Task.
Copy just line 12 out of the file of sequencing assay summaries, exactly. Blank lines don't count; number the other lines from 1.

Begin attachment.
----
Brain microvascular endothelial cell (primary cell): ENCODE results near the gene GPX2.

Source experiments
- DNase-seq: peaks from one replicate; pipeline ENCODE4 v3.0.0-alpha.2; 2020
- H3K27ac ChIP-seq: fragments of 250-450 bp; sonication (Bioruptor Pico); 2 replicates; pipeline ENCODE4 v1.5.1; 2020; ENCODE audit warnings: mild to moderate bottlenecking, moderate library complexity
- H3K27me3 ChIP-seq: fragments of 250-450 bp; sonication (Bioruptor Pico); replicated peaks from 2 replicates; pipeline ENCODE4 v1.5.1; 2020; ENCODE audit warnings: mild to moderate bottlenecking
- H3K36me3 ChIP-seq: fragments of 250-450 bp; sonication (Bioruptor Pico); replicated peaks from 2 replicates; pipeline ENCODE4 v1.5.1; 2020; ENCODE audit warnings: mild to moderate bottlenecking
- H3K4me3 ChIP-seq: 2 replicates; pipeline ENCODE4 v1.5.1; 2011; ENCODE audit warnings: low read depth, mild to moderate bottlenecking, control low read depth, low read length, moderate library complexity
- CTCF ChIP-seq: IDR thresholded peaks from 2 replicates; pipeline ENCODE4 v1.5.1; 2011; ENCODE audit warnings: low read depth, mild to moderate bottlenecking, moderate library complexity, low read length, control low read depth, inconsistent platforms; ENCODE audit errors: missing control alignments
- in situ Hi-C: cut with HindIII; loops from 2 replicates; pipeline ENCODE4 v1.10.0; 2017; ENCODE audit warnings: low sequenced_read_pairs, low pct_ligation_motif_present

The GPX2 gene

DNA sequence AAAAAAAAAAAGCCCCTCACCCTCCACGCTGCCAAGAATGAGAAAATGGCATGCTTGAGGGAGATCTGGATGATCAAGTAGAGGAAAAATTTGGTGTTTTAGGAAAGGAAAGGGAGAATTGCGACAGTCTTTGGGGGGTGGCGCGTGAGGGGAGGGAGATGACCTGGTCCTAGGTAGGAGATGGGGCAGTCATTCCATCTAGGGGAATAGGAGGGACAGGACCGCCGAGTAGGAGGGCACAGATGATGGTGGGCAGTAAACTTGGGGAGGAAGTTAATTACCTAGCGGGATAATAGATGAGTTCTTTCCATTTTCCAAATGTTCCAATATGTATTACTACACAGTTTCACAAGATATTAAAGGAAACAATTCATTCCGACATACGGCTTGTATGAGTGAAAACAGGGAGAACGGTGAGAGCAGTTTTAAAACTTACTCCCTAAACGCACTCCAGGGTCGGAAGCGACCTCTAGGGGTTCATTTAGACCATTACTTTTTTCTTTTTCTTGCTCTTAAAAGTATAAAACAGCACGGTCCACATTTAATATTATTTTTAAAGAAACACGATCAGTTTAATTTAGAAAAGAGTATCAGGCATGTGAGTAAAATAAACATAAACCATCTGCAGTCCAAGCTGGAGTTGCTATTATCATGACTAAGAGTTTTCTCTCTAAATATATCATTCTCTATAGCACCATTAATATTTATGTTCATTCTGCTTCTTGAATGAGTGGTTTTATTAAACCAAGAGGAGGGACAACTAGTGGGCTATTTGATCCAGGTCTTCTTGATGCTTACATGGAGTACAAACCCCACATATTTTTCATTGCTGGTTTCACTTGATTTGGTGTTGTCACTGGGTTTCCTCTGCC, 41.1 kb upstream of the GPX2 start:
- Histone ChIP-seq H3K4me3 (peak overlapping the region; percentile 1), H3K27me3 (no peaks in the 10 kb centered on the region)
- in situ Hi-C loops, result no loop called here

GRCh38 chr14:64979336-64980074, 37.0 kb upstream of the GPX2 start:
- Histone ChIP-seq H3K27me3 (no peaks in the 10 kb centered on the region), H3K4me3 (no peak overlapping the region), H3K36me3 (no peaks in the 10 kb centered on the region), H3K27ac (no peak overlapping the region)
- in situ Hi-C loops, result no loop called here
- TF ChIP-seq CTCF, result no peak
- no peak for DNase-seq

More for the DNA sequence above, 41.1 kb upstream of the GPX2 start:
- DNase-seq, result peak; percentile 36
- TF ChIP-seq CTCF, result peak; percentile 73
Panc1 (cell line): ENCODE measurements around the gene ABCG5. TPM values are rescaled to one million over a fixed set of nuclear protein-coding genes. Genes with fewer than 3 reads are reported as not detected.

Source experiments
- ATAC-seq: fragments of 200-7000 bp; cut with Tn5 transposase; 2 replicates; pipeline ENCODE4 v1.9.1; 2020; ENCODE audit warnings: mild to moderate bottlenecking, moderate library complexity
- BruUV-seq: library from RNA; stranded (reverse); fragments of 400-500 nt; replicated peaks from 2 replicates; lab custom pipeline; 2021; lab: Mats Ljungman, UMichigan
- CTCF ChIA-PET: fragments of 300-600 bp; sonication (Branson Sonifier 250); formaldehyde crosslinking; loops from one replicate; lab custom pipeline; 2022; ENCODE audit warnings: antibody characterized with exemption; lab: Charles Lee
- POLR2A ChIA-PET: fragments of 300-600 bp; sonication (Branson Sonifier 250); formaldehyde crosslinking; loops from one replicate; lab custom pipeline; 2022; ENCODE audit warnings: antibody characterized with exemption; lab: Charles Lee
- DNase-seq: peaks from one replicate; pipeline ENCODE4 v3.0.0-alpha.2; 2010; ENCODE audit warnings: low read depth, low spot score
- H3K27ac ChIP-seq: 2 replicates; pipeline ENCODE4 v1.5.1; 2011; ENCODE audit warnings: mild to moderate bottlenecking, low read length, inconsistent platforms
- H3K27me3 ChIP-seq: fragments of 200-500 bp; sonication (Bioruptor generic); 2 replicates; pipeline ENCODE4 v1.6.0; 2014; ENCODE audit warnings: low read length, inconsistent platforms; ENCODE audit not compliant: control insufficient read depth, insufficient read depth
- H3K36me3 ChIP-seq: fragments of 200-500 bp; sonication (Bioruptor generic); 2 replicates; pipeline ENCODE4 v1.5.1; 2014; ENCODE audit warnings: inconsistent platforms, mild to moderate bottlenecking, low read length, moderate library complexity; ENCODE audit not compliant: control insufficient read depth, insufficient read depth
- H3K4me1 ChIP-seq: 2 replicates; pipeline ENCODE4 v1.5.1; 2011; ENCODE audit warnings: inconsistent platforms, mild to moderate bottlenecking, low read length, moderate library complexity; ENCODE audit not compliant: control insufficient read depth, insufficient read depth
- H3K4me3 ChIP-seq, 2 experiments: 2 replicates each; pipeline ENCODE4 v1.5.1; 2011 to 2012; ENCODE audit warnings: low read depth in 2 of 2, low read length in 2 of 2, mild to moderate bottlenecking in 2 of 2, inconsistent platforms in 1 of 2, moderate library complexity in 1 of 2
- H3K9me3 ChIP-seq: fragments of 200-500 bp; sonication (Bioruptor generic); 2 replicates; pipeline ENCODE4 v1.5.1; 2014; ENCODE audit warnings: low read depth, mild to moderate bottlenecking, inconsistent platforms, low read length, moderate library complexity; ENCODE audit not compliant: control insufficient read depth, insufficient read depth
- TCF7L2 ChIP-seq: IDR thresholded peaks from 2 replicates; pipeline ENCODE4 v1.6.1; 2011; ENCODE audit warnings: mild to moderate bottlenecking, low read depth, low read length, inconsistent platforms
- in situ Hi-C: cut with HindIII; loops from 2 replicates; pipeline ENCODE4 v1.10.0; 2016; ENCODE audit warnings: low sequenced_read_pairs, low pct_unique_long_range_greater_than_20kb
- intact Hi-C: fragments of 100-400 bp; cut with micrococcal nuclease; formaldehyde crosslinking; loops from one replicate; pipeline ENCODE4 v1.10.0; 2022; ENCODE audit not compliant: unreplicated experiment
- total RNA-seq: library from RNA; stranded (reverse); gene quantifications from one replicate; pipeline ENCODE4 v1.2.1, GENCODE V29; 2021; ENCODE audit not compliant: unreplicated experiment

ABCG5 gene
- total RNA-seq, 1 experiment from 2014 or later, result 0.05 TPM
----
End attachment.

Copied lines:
- Histone ChIP-seq H3K4me3 (peak overlapping the region; percentile 1), H3K27me3 (no peaks in the 10 kb centered on the region)